Short Story Press Presents Salvaged Quietude
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This raw, no-holds-barred account discloses new information about the unsolved murder of Tupac: the failed investigation, the rap wars, the killing of Biggie Smalls, the Bloods-Crips connection, and the many possible motives leading to the murder that rocked the music world. Most Polish Jews who survived the Second World War did not go to concentration camps, but were banished by Stalin to the remote prison settlements and Gulags of the Soviet Union. Less than ten percent of Polish Jews came out of the war alive-the largest population of Jews who endured-for whom Soviet exile was the main chance for survival.
Ellen G. With the real estate industry rebounding, there is a renewed interest in investing with a new wave of people entering the market. However, investing in a rental property does not end at finding a good deal. Investing in Rental Properties: Buy, Rent, Sell, Repeat is here to help you with a practical, real-world approach to being a landlord. Get an understanding of how to buy the right properties, maintain your property, and manage your finances. We will give you countless practical ideas for how to implement mindfulness into your daily life - no matter how busy you are.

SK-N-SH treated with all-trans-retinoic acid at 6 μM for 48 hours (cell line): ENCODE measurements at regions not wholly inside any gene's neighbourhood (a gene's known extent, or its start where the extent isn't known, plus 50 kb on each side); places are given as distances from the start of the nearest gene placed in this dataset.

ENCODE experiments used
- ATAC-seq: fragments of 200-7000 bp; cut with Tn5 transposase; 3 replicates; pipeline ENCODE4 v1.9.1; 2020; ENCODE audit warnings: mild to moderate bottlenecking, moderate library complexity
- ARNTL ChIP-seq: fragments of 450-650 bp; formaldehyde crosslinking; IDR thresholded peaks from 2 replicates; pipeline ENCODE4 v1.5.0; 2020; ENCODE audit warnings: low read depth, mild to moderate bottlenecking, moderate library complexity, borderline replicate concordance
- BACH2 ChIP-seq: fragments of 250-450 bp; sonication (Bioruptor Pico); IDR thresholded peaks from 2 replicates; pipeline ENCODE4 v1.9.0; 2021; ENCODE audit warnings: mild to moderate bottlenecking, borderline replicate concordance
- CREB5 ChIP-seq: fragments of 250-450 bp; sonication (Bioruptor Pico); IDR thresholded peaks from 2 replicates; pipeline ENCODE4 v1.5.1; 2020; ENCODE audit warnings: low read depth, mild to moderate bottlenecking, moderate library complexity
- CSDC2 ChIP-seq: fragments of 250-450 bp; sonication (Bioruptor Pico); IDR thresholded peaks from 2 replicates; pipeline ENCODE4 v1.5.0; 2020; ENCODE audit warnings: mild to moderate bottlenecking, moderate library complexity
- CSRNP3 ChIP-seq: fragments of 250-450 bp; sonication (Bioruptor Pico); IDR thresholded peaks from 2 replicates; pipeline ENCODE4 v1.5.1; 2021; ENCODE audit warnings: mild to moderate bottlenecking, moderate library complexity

You will also learn the long-standing Danish tradition of Hygge, which consists of living a cozy, happy life of hospitality, joy, and comfort.
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In this complete pocket guide to a hygge life, make your home a cozy oasis; learn to cook, decorate, and host Danishly; unlock the powers of relaxation and comfort; and make comforting meals using the included hygge recipes. The ultimate bundle for health and fitness.
Combine the power of intermittent fasting and bodyweight training! Two audiobooks in one! Lose weight and supercharge your mental and physical health while getting in the best shape of your life from the comfort of your own home! Reaching a state of ketosis is easy. All you need to do is to limit your net carbohydrate intake to no more than 15 grams per day. While this might sound extreme, the inclusion of a slow cooker into your daily routine will dramatically simplify the process which is why this book includes a wide variety of recipes,.
Three suburban friends had normal and routine lives. The one thing they had to look forward to each week was their wine night. This all changed when one of the women decided to shake things up and brought a mysterious book of spells and magic to their wine night. She had a terrible, wonderful confession.